Calls grow to close US immigration courts over coronavirus

In rare joint call, federal immigration employees, judges and lawyers urge US to close courts.

The union representing US Immigration and Customs Enforcement employees (ICE), as well as national associations for both immigration judges and lawyers have called for all immigration courts in the United States to be temporarily closed to prevent the spread of the coronavirus.

In a rare joint statement on Sunday, the National Association of Immigration Judges (NAIJ), the American Federation of Government Employees (AFGE) Local 511, which represents ICE employees, and the American Immigration Lawyers Association (AILA) said: “The Department of Justice’s (DOJ) current response to the COVID-19 pandemic and its spread is insufficient and not premised on transparent scientific information.”


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The groups added that the “DOJ is failing to meet its obligations to ensure a safe and healthy environment within our Immigration Courts.” 

The organisations added that “no doubt, closing the courts is a difficult decision that will impose significant hardship” for those currently in ICE detention and migrants currently waiting in Mexico for their asylum claim to be processed, as part of the administration’s “Remain in Mexico” policy which was upheld by the Supreme Court last week. As part of that programme, formally called the Migrant Protection Protocols (MPP), asylum seekers are sent to Mexico to wait out their asylum cases in US courts. 

To date, the coronavirus has infected more than 164,000 people worldwide, with the disease it causes, COVID-19, killing more than 6,400. In the United States, nearly 4,000 people have been infected with the novel coronavirus, with 69 deaths according to Johns Hopkins University, which has been tracking the virus worldwide.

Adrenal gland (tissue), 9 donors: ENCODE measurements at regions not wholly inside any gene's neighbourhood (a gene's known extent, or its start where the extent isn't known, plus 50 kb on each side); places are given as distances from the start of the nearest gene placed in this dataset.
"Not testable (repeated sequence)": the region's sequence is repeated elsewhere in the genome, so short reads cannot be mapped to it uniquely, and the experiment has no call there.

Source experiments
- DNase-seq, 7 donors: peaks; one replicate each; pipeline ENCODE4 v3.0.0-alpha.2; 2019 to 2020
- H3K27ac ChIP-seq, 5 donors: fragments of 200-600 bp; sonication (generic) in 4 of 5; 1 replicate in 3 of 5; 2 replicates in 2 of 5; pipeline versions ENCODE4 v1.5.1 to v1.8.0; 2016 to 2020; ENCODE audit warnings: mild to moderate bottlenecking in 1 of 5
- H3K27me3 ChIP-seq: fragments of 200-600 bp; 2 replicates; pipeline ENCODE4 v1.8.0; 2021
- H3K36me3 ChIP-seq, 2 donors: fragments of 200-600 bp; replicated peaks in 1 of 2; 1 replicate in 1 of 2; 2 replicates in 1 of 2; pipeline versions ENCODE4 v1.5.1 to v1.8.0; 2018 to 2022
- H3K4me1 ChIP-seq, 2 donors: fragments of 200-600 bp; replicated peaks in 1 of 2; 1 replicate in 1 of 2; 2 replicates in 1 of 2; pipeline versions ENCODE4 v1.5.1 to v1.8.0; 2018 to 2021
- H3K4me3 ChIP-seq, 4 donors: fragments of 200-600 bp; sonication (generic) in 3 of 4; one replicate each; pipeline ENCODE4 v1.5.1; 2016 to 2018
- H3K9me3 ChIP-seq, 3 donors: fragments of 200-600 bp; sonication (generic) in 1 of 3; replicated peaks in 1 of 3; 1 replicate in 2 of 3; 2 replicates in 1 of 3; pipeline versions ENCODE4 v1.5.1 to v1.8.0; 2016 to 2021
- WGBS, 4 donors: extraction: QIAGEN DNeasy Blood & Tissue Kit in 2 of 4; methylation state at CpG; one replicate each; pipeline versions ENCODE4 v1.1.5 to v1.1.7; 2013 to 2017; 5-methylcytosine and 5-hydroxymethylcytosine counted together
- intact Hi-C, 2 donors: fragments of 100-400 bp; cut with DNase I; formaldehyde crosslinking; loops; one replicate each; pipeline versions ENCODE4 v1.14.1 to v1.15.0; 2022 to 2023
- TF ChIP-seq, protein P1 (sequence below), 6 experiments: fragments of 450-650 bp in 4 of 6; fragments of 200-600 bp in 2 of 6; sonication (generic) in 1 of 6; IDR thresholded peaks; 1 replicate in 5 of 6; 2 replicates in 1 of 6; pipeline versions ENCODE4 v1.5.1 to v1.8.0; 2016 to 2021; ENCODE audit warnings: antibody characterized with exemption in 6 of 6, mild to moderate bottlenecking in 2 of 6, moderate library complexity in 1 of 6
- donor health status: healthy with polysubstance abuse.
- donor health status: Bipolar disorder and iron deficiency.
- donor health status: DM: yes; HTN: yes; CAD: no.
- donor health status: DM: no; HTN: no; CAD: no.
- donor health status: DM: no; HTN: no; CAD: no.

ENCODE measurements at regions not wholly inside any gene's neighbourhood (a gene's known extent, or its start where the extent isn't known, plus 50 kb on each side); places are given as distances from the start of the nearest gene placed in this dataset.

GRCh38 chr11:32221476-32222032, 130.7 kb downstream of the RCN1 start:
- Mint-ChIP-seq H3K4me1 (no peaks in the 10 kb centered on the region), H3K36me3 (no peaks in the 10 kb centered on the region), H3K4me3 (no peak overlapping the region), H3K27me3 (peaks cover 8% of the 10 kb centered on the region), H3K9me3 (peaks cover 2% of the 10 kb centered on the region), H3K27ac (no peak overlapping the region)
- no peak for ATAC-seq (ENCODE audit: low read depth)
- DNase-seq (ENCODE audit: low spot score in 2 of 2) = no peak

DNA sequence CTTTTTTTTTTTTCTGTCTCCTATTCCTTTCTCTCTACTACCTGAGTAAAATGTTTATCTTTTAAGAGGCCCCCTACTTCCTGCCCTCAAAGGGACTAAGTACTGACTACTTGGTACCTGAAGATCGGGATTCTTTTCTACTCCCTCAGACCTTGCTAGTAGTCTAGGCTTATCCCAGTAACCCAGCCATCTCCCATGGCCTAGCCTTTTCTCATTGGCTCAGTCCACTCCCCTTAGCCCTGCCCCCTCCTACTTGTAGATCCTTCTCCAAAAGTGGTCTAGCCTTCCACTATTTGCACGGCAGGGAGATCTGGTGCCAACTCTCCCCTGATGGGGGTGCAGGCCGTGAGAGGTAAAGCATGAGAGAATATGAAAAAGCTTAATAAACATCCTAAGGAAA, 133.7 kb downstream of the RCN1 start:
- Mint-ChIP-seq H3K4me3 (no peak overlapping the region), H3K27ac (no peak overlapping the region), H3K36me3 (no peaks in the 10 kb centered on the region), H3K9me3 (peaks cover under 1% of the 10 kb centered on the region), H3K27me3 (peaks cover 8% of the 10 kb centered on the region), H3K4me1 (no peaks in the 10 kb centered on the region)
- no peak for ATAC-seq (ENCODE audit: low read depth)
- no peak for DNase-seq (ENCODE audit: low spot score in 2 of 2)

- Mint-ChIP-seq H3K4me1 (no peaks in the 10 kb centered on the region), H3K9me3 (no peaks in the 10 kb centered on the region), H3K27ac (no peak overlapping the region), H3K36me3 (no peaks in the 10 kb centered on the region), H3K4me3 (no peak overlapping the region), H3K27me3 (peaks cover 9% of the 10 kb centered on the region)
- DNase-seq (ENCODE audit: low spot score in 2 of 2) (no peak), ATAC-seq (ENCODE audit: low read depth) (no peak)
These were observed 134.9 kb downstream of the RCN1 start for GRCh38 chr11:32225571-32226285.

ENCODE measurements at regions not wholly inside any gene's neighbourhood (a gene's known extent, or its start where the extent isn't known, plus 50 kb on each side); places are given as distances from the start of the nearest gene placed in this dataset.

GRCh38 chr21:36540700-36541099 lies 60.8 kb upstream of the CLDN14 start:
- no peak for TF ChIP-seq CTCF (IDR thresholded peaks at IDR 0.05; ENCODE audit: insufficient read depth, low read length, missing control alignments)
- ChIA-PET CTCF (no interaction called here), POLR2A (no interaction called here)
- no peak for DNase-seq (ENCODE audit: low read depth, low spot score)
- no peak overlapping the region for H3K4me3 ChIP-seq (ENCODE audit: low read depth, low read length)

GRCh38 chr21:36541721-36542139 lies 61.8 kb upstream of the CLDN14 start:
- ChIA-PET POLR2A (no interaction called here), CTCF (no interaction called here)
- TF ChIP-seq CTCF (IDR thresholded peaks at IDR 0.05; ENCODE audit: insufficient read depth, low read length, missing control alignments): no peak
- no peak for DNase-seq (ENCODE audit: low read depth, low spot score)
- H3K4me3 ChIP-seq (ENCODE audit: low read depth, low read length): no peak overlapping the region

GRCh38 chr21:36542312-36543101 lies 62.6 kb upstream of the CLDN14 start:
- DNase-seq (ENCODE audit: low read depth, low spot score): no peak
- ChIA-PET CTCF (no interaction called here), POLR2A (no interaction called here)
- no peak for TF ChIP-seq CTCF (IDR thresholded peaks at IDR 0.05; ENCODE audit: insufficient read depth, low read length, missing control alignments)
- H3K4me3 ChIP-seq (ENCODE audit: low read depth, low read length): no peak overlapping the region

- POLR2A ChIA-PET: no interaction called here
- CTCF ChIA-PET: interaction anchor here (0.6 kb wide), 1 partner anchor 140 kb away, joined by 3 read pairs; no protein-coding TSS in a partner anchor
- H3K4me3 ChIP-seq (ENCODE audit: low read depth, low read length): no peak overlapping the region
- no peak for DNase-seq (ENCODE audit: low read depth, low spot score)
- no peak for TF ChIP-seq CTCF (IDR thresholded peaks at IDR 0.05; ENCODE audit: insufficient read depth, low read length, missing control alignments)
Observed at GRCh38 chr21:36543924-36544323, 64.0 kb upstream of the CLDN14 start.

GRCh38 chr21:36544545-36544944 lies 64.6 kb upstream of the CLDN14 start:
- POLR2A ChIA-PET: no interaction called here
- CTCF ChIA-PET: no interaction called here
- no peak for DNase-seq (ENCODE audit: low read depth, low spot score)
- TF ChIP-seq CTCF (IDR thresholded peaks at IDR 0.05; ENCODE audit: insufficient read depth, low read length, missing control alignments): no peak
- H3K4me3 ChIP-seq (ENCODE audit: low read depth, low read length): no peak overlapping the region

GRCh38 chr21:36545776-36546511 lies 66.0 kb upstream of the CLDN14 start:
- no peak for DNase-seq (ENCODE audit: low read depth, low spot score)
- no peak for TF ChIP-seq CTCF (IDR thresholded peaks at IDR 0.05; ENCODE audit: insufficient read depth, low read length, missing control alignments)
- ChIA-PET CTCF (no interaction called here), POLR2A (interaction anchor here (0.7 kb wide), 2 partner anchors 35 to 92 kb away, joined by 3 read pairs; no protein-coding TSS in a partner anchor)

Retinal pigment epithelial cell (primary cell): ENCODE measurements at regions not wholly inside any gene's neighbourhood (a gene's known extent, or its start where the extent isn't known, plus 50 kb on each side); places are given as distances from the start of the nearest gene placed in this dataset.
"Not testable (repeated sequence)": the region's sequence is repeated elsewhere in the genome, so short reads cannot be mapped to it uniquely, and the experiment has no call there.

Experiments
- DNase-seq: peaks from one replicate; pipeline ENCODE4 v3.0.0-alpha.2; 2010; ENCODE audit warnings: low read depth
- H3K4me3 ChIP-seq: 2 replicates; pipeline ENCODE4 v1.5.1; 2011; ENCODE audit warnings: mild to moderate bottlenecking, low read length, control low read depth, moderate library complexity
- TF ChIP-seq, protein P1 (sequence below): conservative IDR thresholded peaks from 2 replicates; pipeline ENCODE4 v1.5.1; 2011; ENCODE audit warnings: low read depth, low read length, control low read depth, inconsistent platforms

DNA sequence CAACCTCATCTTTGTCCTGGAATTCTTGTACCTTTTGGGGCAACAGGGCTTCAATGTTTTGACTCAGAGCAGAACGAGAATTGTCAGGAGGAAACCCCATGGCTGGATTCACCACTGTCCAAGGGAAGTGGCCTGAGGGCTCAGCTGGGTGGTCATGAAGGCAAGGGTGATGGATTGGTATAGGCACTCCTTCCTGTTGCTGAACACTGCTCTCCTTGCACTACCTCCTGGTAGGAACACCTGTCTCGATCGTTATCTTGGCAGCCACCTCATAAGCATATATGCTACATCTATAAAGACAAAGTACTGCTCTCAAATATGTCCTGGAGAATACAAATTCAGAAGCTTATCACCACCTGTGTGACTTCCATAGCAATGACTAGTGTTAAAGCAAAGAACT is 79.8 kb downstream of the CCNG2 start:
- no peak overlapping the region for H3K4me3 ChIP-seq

ICE holds nearly 38,000 immigrants in more than 130 facilities across the country, including local jails and prisons. Unlike other detention centres, ICE officials have wide discretion over who can be released while their cases make their way through the courts.

US immigration courts are currently grappling with a backlog of one million cases.

The ICE union and the immigration judges and lawyers associations, in their joint statement, said they had consulted Dr Ashish Jha, the KT Li Professor of Global Health at the Harvard TH Chan School of Public Health, who advised that the nearly 70 immigration courts in the country be closed. 

“In the face of inadequate national testing, Dr Jha said it is irresponsible to do anything other than close our courts until sufficient testing has been conducted,” the statement said.

“He estimates that in two to four weeks sufficient testing will have been completed so that epidemiological experts will be able to provide specific, data-based directions for organizations like our courts,” the groups said. “He provided his unequivocal opinion that to continue to hold any hearings at any Immigration Court at this time presents a high public health risk.”

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